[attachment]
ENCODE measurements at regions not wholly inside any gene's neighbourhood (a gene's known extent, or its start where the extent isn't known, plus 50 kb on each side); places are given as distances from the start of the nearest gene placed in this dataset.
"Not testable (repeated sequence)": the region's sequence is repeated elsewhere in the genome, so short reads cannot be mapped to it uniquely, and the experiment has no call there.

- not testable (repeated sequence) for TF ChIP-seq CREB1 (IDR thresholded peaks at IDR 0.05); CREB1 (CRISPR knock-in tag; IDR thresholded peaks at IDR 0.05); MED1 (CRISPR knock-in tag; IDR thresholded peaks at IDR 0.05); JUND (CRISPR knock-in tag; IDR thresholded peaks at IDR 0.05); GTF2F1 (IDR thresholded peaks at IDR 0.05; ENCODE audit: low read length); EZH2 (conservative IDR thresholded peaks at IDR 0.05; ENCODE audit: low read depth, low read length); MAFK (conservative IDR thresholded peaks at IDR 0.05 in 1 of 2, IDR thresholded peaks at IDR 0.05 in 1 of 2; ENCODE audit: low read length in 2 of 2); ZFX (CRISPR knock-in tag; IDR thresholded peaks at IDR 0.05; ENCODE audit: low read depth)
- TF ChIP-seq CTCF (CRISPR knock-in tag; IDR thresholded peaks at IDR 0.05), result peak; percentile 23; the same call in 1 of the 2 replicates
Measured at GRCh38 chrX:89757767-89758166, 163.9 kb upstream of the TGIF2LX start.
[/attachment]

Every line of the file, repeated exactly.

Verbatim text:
ENCODE measurements at regions not wholly inside any gene's neighbourhood (a gene's known extent, or its start where the extent isn't known, plus 50 kb on each side); places are given as distances from the start of the nearest gene placed in this dataset.
"Not testable (repeated sequence)": the region's sequence is repeated elsewhere in the genome, so short reads cannot be mapped to it uniquely, and the experiment has no call there.

- not testable (repeated sequence) for TF ChIP-seq CREB1 (IDR thresholded peaks at IDR 0.05); CREB1 (CRISPR knock-in tag; IDR thresholded peaks at IDR 0.05); MED1 (CRISPR knock-in tag; IDR thresholded peaks at IDR 0.05); JUND (CRISPR knock-in tag; IDR thresholded peaks at IDR 0.05); GTF2F1 (IDR thresholded peaks at IDR 0.05; ENCODE audit: low read length); EZH2 (conservative IDR thresholded peaks at IDR 0.05; ENCODE audit: low read depth, low read length); MAFK (conservative IDR thresholded peaks at IDR 0.05 in 1 of 2, IDR thresholded peaks at IDR 0.05 in 1 of 2; ENCODE audit: low read length in 2 of 2); ZFX (CRISPR knock-in tag; IDR thresholded peaks at IDR 0.05; ENCODE audit: low read depth)
- TF ChIP-seq CTCF (CRISPR knock-in tag; IDR thresholded peaks at IDR 0.05), result peak; percentile 23; the same call in 1 of the 2 replicates
Measured at GRCh38 chrX:89757767-89758166, 163.9 kb upstream of the TGIF2LX start.